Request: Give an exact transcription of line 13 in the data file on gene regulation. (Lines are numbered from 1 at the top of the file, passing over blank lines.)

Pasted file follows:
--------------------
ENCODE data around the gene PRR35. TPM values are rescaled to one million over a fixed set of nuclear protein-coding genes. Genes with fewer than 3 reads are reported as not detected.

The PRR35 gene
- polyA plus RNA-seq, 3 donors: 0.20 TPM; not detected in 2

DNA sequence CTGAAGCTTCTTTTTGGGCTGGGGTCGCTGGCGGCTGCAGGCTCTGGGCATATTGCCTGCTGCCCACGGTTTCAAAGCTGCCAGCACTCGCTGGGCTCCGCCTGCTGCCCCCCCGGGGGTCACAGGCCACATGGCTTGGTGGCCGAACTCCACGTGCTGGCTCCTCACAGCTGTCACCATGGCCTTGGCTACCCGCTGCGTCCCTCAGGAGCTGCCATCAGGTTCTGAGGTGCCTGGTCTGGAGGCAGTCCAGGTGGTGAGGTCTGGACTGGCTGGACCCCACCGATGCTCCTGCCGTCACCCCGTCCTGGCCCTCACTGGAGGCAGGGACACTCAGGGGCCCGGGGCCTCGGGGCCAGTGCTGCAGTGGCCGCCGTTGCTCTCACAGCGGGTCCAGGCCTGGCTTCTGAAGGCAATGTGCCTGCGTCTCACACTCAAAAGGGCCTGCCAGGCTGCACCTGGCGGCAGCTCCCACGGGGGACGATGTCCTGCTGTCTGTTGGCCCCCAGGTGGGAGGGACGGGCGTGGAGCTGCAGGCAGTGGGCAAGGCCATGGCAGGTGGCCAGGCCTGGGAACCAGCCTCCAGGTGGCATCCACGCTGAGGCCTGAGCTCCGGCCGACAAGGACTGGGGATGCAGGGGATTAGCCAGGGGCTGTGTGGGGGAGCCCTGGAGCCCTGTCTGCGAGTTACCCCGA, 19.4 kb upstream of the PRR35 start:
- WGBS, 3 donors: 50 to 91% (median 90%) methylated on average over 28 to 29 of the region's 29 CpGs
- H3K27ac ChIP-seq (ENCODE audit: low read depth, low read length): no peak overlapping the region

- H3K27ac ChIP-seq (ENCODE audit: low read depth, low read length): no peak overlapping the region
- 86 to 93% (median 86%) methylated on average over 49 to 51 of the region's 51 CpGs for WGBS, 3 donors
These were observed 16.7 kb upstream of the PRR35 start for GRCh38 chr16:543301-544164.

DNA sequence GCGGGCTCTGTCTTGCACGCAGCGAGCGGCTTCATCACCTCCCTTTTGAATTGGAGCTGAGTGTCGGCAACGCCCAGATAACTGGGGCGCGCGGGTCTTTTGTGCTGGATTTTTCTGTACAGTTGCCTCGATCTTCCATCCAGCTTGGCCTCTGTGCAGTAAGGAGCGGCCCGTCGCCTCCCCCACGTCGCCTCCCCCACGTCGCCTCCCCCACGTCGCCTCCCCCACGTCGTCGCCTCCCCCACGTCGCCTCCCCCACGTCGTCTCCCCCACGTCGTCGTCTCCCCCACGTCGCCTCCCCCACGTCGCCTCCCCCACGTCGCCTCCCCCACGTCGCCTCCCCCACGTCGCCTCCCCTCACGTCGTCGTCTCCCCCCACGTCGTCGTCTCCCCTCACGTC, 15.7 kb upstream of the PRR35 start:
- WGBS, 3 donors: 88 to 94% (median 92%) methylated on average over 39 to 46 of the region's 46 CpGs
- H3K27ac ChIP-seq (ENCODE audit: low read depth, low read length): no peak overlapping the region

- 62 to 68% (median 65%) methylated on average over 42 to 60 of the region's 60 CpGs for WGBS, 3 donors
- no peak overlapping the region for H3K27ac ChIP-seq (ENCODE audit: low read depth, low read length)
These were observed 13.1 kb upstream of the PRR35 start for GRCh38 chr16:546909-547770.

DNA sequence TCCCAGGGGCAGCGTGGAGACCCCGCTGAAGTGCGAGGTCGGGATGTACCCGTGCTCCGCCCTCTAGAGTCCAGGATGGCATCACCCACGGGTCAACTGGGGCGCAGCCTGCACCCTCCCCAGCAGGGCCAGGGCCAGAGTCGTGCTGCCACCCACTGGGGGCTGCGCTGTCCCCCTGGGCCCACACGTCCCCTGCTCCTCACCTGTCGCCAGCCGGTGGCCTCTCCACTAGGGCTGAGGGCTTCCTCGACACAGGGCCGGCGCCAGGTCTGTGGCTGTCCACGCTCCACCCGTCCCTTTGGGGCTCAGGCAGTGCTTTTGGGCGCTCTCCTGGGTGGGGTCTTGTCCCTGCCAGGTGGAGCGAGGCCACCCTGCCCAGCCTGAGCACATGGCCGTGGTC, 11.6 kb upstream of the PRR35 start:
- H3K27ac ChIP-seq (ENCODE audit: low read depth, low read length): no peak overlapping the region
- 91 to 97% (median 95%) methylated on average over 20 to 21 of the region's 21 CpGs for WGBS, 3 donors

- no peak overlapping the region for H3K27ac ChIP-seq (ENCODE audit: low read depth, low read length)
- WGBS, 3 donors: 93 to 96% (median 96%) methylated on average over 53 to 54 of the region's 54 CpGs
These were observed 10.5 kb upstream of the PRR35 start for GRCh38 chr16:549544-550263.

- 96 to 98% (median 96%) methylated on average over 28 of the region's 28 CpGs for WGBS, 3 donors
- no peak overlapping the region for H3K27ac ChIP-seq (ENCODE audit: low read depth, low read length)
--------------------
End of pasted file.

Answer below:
- 62 to 68% (median 65%) methylated on average over 42 to 60 of the region's 60 CpGs for WGBS, 3 donors